Why I Do Not Like The Invisible Fence

by Richard McLaughlin

“Invisible Fence® Brand has been keeping dogs and cats safe at home by providing pet owners with trusted technology, proven training procedures – and total peace of mind.”
according to Invisible Fence that is

Personally, I think that this is a wonderful tool because it does exactly what it intends to do, exactly as described. On the other hand, I have tested this material myself and find it a bit cruel.  dogelectrocution

I visited my family in Ohio who has had an invisible fence installed for about 15 years. While there, my parent’s dog was chasing a neighbor’s cat across the yard, as dogs will do, and he ran through the invisible line that marked his boundaries.

According to the literature of the invisible fence site, a running dog would have to be running in excess of 200 miles per hour to move through the signal field and escape without being shocked. I am pretty sure that the dog was not doing 200 miles an hour.

The dog yelped and had one of those looks in its face where you want to give some human quality to your dog; fear, sadness or confusion I suppose.

To get him back on the right side of the fence I had to go over, take his collar off and carry him (120 pounds of him) back to the right side of the fence. He would not walk through that invisible line, nor could I drag him.

So, my brother-in-law Jamie and I were talking to Dad about how effective the fence was, to the point of making the poor dog afraid to come back. I went into a rant about how I both love the fence and hate the fence. Love it because it really does what it was designed to do, and hate it because I am opposed to hurting any animal. Dad was pretty sure that the fence did not hurt “that much” so I put on the dog collar and walked through the line. It did hurt “that much”. Then I backed up to gain some speed and ran through the magic line, simulating what the dog felt when he did it, and it did hurt “that much”.

Jamie couldn’t be outdone by me, so he put on the collar and the pain was bad enough that he could not get to the middle of the line. Then he tried running through the line, but Jamie is rather overweight and not really a sprinter. He could not make it all the way through the line, the shock made him stop. Then he could not get back, because the zapping left him confuse. I had to grab his arm and pull him to the right side of the line. From my point of view – not wearing the collar – it was rather funny.

As I said, my Dad was watching. He decided that couldn’t be outdone by me, so he put on the collar and started walking towards the line. The collar started beeping, and he hesitated. Then continued and go the first light zap, which made him back off and not continue through. Like I said, the product does what it intends. On the same idea, a hand gun does what it is intended to do, get bullets moving really fast. A lot of people like, and a lot of people dislike, handguns. Like guns or not, you have to admit that they do what they were designed to do quite well.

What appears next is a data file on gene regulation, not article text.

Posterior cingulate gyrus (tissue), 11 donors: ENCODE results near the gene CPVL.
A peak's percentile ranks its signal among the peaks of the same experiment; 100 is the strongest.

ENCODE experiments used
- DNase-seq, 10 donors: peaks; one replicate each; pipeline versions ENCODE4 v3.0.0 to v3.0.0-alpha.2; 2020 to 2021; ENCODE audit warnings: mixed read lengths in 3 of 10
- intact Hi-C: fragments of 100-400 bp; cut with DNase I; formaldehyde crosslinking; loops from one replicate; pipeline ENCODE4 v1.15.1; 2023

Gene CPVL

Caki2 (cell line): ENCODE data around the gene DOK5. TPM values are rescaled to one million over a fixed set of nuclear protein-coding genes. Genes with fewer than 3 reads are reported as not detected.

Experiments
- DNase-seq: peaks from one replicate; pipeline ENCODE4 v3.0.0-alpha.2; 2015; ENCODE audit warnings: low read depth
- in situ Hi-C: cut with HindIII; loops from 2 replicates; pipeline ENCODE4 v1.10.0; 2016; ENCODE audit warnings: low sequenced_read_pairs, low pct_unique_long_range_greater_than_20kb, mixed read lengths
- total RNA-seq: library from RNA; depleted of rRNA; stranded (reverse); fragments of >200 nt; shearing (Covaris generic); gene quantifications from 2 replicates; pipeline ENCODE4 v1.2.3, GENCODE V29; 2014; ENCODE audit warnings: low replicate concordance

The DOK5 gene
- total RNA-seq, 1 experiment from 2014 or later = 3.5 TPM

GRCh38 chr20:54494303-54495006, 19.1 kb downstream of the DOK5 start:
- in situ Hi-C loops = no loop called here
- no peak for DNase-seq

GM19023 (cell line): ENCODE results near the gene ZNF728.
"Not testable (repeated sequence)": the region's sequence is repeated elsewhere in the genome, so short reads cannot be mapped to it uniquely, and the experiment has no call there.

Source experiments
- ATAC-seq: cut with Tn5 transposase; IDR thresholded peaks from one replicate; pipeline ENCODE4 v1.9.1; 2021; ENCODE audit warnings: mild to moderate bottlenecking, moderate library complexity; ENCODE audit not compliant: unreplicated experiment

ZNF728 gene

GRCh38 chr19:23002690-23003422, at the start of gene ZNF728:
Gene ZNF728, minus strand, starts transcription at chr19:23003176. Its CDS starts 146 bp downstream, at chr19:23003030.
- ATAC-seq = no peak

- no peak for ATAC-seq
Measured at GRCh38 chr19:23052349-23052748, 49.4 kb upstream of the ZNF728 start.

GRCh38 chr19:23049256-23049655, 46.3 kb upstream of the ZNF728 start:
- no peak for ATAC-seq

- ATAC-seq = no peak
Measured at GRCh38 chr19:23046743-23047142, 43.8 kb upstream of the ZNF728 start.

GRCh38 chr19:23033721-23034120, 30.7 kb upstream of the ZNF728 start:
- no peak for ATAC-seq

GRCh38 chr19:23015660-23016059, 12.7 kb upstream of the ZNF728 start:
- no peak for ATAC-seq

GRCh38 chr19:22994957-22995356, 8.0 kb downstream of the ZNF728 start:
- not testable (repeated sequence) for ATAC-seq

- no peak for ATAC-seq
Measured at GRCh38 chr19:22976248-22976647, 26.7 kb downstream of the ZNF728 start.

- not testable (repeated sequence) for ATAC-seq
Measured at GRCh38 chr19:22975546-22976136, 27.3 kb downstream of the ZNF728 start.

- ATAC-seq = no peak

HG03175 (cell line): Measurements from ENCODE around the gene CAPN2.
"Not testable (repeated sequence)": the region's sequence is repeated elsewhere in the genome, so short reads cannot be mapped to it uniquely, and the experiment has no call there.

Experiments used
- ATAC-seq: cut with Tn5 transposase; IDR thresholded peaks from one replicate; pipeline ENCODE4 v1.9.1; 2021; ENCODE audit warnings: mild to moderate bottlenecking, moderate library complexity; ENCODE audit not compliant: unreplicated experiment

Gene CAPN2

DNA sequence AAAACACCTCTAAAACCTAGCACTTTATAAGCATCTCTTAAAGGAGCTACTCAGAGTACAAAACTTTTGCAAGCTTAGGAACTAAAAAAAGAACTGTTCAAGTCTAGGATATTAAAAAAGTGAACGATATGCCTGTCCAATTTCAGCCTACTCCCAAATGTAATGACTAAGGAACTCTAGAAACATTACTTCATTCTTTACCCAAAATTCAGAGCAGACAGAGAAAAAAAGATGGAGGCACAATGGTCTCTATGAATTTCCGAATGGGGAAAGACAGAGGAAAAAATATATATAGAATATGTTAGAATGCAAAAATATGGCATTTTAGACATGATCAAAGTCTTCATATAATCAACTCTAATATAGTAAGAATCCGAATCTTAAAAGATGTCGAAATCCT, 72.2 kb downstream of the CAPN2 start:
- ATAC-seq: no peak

So, in the end I suppose that I am not strongly for or against the invisible fence, I just feel that people should give it a test on themselves before they attach one to their pet.

About The Author

*Richard McLaughlin is a Project Manager, Productivity Coach, Former US Marine & Cat Herder. He can be seen on http://www.linkedin.com/in/richmcl and http://twitter.com/_McLaughlin. His blog is http://richardmclaughlin.biz/

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26 Responses

  1. HART (1-800-HART)
    | Reply

    (new PetLvr post ).. Why I Do Not Like The Invisible Fence: by Richard McLaughlin
    “In.. http://cli.gs/bBYXj

  2. Kim Randall
    | Reply

    I don’t think I would like the fence at all

  3. Ryan
    | Reply

    I personally don’t believe there’s anything wrong with the fence. You’re only inflicting pain on the animal, not any physical harm. I’ve tried wearing my colar on the highest setting and it really isn’t that bad. I had it at 10 but I only keep it at 5 for my dogs.

  4. Dan
    | Reply

    I’ve had the fence since my dog was a pup. As you say, it does exactly what it is intended to do. I haven’t put the collar back on him in over a year, still no problems with him going past the line. Do the ends justify the means… hmm…

  5. Heidi
    | Reply

    i know a dog who gets out of an electric fence all the time. she has to be supervised or on a chain or she will get out and get in traffic. the shock doesn’t stop her somehow. and my mom’s dog went right thrua skunk’s smell and killed it dead.